The establishment of the production process and the management office is the first important organizational and administrative management activity that every organization has to go through. The old Kaizen Agile principles are still the basis for the creation of a solid production structure.
The processes and management of the organization impose the rules of all other product departments and units, creates and adopt project management processes, processes for quality control and inspection and adaptation of end products. Reference: Trends and features of modern management
Management is a tool for production
Management is a toolkit and a means by which engineering and economic knowledge are used in industrial practice to optimally combine in space and time the elementary factors of production to achieve the set overall efficiency of the transformation process. In literature, the optimal combination of space and time of elemental production factors is perceived as the organization of production. The organization of production is specified as the organization of construction and organization of the production process. Reference: Emergence and development of Industrial and Production management
The spatial construction of the process means its structuring in space and the sustainable anchoring of the production processes for individual production units and the formation of the production structure of the industrial enterprise. Therefore, the spatial organization of the production process is a fundamental principle for its rational organization.
The rational running of the production process over time is the second basic principle of the organization of production. The third basic principle of the organization of the production process is functional. On a functional basis, the production process is differentiated into basic, ancillary, additional and lateral processes. Further, functional differentiation is carried out on the basis of the developed technology for the manufacture of the products.
Technology is an original dispositional factor that creates the conditions and prerequisites for optimal combination in space and time of elementary production factors, ie. of the organization of production.
Technology planning is based on a temporary principle and aims to determine the length of the production cycle for the preparation and preparation of industrial products. The technological planning determines the sequence and duration of implementation of the individual technological processes.
The technological design reflects the consideration of the spatial factor and is reflected in the detailed development of the technological processes for the processing of the parts and the preparation of the products. The development of detailed technological processes reflects the available production capacities of the spatially located production units. Technology planning reflects a temporary aspect. Depending on the marketing strategy adopted, it enables technological innovation and expansion of production capacities. The technological design focuses on the spatial element and maximum load on the available production capacities of the production units.
Technological production design combines in one functional principle the rules of the spatial construction of production processes and the ways of combining them in time and the type of forecasting between individual jobs and units. The functional principle requires the observance of such technological rules that allow the selection, development, and implementation of such production technology that will contribute to the realization of the set overall efficiency of the transformation process.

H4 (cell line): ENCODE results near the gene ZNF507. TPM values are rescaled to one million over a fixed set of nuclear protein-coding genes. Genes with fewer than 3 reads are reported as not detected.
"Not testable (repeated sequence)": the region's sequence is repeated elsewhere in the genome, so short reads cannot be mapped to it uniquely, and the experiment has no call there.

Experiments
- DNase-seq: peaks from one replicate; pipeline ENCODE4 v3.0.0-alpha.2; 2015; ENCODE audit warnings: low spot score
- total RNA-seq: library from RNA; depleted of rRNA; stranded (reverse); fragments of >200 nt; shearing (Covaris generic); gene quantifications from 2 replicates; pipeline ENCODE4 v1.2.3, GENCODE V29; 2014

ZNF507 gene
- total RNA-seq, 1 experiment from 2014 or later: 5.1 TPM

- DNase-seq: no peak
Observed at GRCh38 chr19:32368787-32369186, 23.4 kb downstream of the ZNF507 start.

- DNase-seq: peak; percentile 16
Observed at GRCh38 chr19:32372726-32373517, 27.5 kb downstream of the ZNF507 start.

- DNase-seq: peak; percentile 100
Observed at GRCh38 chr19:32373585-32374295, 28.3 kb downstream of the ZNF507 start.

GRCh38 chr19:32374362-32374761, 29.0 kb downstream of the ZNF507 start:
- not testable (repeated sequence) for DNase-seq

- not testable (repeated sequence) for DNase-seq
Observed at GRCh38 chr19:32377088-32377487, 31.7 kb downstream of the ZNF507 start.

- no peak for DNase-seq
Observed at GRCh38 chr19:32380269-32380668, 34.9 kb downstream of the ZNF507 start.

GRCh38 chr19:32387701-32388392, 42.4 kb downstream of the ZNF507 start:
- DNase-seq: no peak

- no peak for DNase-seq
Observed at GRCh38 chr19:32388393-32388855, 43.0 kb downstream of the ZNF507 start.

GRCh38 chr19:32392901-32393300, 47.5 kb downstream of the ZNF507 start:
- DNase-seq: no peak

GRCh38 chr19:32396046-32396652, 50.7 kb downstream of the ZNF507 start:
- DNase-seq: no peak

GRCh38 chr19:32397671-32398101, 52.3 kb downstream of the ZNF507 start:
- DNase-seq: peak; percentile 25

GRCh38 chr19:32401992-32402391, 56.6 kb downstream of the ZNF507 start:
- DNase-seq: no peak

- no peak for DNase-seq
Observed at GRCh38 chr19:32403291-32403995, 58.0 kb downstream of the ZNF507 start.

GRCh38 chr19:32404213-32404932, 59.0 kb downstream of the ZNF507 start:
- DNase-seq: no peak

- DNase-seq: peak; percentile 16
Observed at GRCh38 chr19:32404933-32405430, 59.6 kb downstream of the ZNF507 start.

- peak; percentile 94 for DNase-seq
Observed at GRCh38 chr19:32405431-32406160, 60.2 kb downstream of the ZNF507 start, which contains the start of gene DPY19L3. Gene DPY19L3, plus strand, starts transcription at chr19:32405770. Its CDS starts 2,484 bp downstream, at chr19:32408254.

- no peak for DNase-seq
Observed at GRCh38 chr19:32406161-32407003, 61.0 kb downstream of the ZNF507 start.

Company planning is based on the technology chosen and in accordance with the interim principal is subdivided into strategic, tactical and operational.
All elements of company planning (as the main function of management) are aimed at creating or improving the already established production organization. Reference: Emergency and development of scientific management in the USA
The basic principles of the organization are:
Along with the basic principles, we should note the derivatives:
Creating technological processes by developers
The specialization of manufacturing requires developers to develop such technological processes that would secure for certain jobs the performance of the same or related technological operations. This requires minimizing the diversity of technological processes and operations. It is achieved through the development of structural and technological unification and standardization and improvement of technological planning, design, and technological production design. The level of specialization is determined by the coefficient of specialization.
Proportionality requires developers and production organizers to reconcile the lengths of technological processes and operations in their commute to individual jobs with a view to avoiding bottlenecks “, ie the disparities in production capacity of individual jobs and units. This principle should be observed, both for the basic production processes and for auxiliary, lateral and auxiliary.
Parallelism requires, in principle, the parallel movement of material resources (parts and assembly units) and the simultaneous processing of eponymous operations at different workplaces.
Linearity requires developers and the organization to implement a production convergence of technological operations and technological phases in order to exclude back and cross movements of parts and work units.
Continuity in the organization of production requires the movement of material resources in the course of the technological process without waiting and lying on individual jobs and units.